Radioactivity refers to the particles which are emitted from nuclei as a result of nuclear instability. Because the nucleus experiences the intense conflict between the two strongest forces in nature, it should not be surprising that there are many nuclear isotopes which are unstable and emit some kind of radiation. The most common types of radiation are called alpha, beta, and gamma radiation, but there are several other varieties of radioactive decay.
Composed of two protons and two neutrons, the alpha particle is a nucleus of the element helium. Because of its very large mass (more than 7000 times the mass of the beta particle) and its charge, it has a very short range. It is not suitable for radiation therapy since its range is less than a tenth of a millimeter inside the body. Its main radiation hazard comes when it is ingested into the body; it has great destructive power within its short range. In contact with fast-growing membranes and living cells, it is positioned for maximum damage.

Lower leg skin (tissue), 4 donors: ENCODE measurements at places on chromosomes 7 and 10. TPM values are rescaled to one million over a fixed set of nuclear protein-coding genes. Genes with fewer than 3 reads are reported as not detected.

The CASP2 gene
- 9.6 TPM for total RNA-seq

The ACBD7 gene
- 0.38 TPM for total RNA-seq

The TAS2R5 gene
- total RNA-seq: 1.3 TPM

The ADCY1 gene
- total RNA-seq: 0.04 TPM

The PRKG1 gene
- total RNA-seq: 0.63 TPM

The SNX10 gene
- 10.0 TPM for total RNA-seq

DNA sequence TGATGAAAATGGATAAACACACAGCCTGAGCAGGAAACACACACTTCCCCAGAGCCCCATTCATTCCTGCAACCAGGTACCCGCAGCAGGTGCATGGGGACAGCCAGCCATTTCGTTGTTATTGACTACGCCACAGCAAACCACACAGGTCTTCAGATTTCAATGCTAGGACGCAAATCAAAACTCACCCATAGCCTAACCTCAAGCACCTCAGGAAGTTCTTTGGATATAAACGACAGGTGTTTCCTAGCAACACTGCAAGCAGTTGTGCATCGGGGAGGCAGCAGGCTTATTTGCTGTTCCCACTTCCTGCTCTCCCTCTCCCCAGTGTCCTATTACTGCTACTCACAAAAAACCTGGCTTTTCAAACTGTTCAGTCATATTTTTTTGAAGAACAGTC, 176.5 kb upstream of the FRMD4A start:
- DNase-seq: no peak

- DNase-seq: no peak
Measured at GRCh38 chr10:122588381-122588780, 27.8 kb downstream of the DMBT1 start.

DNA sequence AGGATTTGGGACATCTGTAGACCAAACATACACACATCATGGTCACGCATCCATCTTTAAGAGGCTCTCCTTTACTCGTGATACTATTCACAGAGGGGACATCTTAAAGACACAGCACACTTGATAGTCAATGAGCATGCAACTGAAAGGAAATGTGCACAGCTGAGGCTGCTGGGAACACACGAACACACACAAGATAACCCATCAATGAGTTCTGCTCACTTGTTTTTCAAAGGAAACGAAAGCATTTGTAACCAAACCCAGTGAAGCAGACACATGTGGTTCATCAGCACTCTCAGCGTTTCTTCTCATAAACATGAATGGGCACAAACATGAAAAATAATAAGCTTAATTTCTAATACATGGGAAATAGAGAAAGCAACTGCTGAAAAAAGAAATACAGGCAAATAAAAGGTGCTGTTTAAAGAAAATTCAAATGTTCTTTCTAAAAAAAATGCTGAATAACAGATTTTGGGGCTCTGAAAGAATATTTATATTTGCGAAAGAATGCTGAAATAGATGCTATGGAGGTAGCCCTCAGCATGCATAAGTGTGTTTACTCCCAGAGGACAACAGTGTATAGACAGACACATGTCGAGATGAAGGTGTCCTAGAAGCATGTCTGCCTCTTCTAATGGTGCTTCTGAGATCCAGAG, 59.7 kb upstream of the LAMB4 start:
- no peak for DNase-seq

Alpha Binding Energy
The nuclear binding energy of the alpha particle is extremely high, 28.3 MeV. It is an exceptionally stable collection of nucleons, and those heavier nuclei which can be viewed as collections of alpha particles (carbon-12, oxygen-16, etc.) are also exceptionally stable. This contrasts with a binding energy of only 8 MeV for helium-3, which forms an intermediate step in the proton-proton fusion cycle.
Alpha, Beta, and Gamma
Historically, the products of radioactivity were called alpha, beta, and gamma when it was found that they could be analyzed into three distinct species by either a magnetic field or an electric field.